Better When It Hurts

By: Skye Warren

Chapter One

I try not to scan the floor when I enter. There’s already a buzz in the air, the hunger and desperation of a strip club on Saturday night. I’m ready to earn money, ready to move my body.

Ready to pretend Blue doesn’t bother me.

He’s nowhere in sight, and I breathe a sigh of relief. A group of men are still gathered near the railing. They’d tipped me pretty well while I was up there, so I figure I have a good shot at a lap dance. I saunter over, my breasts barely contained in the red bikini top, my skin coated in sweat and glitter and the thick smoke of this place.

“Nice set,” says a low voice from behind me.

I turn to see Blue standing there, arms crossed so his muscles bulge, lids lowered in that intense way of his. Shit. “Thanks,” I say, but the only thing I’m really thankful for is that my voice doesn’t shake.

He’s the head of security at the Grand, which should make me feel safe. Except we have a history. And he hates my guts. So there’s no affection in his eyes when they scan me up and down. No kindness in his voice when he adds, “You look great.”

The way he says it, it sounds like a threat. He makes me feel like the scared little girl I used to be when I knew him before. And him? He’s like the big bad wolf, sizing me up before he swallows me whole.

I force myself to shrug at him, to toss my hair. “Thanks, sweetie.”

He circles me, surrounding me. “But then, you always look great. That’s what you like, isn’t it? Having men panting after you? Leading us along by our dicks?”

My throat gets tight. I know that’s what people think of me. They take one look at my lipstick and my short skirt and assume the worst. God, they’re right. But it’s worse to hear it from him. Worse because he once believed in me. “Do you expect me to apologize for earning a living?”

His lids lower. “Not for that.”

I can’t meet his eyes. I know exactly what he wants me to apologize for. And he’ll never believe me. Even showing weakness in this game is enough to get me killed. “I don’t apologize to anyone.”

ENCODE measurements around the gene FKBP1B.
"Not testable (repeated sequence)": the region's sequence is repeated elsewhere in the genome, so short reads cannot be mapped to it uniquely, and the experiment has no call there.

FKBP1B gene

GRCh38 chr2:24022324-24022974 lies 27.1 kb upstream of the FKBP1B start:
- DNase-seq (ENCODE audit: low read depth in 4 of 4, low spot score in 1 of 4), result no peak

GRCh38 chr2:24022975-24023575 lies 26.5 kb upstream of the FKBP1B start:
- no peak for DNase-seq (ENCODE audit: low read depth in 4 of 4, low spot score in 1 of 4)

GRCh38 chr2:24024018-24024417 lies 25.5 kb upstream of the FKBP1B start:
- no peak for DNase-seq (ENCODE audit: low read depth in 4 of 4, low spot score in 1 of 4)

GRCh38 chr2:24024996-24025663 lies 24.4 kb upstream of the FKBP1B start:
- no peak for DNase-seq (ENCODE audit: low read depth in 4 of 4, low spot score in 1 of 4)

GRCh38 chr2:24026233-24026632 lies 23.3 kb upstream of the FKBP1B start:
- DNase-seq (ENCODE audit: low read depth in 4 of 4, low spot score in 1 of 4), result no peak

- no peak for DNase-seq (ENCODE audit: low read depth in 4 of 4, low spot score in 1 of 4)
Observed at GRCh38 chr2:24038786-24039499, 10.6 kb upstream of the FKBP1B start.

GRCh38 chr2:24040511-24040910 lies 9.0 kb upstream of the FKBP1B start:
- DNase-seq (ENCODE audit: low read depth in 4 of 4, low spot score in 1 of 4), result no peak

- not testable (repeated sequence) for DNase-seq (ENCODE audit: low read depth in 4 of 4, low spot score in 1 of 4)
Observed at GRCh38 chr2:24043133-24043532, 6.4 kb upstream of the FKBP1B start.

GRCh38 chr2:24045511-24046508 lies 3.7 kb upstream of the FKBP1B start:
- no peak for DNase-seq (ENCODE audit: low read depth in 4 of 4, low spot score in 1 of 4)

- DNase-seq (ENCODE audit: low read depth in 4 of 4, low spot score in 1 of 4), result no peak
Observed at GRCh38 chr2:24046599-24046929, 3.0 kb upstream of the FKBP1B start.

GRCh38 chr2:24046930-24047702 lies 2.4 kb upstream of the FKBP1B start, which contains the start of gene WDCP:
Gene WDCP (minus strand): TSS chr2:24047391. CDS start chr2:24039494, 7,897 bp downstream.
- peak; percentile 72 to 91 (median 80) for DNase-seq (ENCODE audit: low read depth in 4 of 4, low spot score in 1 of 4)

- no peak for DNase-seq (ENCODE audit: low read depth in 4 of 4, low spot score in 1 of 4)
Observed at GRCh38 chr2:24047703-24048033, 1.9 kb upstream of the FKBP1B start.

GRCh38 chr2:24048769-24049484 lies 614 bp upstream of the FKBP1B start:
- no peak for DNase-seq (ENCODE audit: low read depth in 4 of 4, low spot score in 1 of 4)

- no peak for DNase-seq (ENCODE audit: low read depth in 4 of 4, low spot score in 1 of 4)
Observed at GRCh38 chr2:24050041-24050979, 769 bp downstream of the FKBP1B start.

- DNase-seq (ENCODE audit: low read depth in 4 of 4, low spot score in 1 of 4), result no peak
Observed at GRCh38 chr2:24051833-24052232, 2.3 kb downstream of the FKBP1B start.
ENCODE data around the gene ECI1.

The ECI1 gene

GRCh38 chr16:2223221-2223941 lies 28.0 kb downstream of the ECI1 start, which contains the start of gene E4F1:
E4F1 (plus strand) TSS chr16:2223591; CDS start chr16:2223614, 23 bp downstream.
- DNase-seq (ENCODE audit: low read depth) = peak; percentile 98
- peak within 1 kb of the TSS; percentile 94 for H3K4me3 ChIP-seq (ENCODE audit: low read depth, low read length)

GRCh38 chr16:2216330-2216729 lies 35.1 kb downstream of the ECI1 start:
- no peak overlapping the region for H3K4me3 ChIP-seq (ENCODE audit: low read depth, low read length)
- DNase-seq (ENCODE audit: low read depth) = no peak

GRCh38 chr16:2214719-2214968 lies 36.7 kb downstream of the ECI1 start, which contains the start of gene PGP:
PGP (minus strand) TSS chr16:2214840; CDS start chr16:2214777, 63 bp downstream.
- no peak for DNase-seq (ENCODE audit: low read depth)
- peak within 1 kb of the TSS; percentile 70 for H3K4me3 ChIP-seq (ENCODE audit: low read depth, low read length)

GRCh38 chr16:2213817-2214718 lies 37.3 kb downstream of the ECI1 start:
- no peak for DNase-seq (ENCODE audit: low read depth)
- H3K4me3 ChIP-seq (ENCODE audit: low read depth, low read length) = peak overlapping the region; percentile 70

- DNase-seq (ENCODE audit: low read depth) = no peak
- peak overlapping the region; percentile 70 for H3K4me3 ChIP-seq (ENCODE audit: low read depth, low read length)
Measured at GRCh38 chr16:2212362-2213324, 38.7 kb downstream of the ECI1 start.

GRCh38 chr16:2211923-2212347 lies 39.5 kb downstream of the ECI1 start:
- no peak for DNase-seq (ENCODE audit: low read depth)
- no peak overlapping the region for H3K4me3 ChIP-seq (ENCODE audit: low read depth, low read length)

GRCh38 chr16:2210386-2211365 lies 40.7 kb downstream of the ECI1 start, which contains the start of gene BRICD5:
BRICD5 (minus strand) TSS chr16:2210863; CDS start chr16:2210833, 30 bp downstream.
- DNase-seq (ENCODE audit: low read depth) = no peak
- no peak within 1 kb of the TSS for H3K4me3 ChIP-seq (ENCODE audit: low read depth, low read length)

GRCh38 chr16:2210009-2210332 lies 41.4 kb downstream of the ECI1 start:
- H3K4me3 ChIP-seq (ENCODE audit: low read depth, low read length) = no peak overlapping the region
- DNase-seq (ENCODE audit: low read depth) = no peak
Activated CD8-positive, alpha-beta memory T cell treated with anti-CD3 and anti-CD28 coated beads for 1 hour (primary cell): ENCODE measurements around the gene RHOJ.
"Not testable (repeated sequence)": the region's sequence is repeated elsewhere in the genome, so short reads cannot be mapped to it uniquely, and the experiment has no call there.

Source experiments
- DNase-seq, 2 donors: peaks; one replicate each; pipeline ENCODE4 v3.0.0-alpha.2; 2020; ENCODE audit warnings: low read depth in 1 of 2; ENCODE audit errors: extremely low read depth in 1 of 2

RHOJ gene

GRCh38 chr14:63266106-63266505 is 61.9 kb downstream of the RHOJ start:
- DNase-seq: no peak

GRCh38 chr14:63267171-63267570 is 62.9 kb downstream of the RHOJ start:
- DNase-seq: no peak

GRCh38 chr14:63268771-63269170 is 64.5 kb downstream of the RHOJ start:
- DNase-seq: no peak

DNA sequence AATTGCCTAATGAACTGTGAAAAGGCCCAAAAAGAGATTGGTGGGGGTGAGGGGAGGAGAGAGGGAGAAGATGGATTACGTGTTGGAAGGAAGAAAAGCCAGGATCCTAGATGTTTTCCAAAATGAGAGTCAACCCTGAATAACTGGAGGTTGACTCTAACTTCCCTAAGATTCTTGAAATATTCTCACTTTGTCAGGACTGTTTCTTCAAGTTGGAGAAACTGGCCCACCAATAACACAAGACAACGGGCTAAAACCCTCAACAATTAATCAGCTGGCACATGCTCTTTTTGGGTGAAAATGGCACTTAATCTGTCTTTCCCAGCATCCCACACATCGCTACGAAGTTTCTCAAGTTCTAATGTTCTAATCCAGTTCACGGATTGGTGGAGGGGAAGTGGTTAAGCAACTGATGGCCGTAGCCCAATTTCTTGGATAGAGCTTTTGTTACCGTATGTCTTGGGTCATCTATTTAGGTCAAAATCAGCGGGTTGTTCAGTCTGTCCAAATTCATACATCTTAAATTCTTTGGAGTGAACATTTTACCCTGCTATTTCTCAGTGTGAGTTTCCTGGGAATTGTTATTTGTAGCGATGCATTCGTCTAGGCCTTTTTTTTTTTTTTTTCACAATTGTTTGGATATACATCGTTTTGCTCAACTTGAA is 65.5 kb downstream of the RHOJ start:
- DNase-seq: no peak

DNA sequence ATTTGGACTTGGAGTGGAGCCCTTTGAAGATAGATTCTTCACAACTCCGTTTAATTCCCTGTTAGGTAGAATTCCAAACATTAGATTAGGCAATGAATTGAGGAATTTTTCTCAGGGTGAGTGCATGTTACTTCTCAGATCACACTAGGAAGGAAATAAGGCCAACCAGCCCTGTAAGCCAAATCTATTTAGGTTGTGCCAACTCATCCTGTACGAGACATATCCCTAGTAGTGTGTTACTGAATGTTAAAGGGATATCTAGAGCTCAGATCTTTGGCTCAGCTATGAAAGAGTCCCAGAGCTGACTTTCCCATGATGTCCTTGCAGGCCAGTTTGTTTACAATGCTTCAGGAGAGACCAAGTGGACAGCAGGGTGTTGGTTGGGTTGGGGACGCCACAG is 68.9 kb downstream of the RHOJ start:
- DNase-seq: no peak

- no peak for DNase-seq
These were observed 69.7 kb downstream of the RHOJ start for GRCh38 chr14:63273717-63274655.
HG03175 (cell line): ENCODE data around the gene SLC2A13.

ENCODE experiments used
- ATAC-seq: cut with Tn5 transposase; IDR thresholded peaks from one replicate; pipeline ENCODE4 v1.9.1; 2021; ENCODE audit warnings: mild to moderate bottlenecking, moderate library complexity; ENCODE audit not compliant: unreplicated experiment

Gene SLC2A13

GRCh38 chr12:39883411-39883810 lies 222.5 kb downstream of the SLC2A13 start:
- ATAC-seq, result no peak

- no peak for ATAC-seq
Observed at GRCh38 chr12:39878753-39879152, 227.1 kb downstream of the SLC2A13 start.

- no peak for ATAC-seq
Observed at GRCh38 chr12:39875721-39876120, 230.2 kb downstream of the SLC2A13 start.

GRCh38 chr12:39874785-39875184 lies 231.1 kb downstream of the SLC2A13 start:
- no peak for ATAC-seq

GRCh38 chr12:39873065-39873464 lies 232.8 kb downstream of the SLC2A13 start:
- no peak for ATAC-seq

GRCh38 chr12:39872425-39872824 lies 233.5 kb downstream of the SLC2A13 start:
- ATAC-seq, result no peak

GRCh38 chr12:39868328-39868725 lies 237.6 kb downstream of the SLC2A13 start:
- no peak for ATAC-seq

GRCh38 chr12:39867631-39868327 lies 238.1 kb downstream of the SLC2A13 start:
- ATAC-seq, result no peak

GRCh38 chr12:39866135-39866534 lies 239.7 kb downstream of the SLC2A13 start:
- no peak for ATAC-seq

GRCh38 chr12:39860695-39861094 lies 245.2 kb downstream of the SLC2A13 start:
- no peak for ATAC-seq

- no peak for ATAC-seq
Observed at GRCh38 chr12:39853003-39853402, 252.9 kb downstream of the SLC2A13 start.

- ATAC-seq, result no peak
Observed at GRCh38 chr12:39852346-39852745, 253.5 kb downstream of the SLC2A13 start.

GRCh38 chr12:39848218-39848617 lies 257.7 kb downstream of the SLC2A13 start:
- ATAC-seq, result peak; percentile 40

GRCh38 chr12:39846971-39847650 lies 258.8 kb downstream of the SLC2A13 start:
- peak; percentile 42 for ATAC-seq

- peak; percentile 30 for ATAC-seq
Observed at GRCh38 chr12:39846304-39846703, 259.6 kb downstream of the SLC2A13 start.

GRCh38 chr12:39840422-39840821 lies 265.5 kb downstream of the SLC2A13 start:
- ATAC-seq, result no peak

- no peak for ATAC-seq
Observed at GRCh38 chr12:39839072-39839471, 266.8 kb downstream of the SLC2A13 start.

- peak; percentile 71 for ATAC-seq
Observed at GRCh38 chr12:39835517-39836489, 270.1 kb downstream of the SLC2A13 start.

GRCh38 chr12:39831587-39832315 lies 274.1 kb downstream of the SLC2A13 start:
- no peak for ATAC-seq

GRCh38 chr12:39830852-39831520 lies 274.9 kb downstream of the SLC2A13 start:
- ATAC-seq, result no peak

“Of course you don’t,” he says, his voice full of loathing. “But I don’t want your words.”

I can’t help but whisper, “What do you want?”

That makes him smile. It’s not a nice smile. “I think you know the answer to that.”

He wants to hurt me, to use me. He wants to fuck me. I swallow hard. “That isn’t for sale.”

“I wasn’t planning to pay you.”

This should be easy. Tell him no. Make him believe it. I’ve done this for a thousand men before. Somehow he’s different. Maybe because I don’t really believe it myself.

I know he’s watching me. I know he’s hatching his plans. My heart speeds up every time I turn away from him, wondering if this is the time he’ll pounce. One of these times, he’s going to dig into me with his teeth and his claws. He’s going to hurt me, and I’m not sure I’ll survive it.

Not tonight, though. Not now.

I take a step away from him. “If you aren’t going to pay for my time, I think I’ll find someone who will.”

His eyes darken. “Your call, gorgeous.”

I hear the unspoken message beneath his words, steel under velvet. For now.

* * *

From the stage, the men seem small. It’s a form of power, dancing above them, light where they are dark, being thrown money just to show myself. I know that what I do is sordid and degrading. I feel sordid most of the time. I feel degraded. It’s just a natural state for me, as easy as breathing.

But there are a few seconds when the entire room is looking at me, panting over me, desiring me—and I feel like a goddess. Those seconds make what’s about to happen bearable.

Then I’m on the ground again, mortal and low.

The men turn as I approach, already catcalling the way they did when I was onstage.

“Hey, there’s our sexy girl, come to give us a kiss.”

“What a hot bitch. Look at those tits bounce.”

“How much for a night, baby?”

There’s no power left in me, no goddess in sight. The men loom over me now, crowding me as I stand between them. I cock my hip and thrust my breasts in front of me, the picture of female sexuality. I am a lamb in a pack of lions. I wear my confidence like a mask. It’s the only way I’ve survived. But their smiles, cocky and sure, say they can smell the real me underneath. They can smell their prey.

Two of them step aside for another man, one with a sloppy drunk smile and a cruel glint in his eyes. I hear one of them call him Travis.

My throat squeezes tight. No, no. My gut is too good at picking out the genuinely violent guys from the generic asshole. Except I’m not paid to say no.

“Let’s get a private room,” Travis says, the slur scraping down my spine. “Do I get a discount? It’s my party. I’m getting married tomorrow.”

It’ll be a miracle if he’s even conscious tomorrow, but that’s not my problem. My problem right now is with a mean drunk who wants to buy my time. I have a lot of experience with mean drunks. I know that no amount of pleading or negotiating or fighting back will work.

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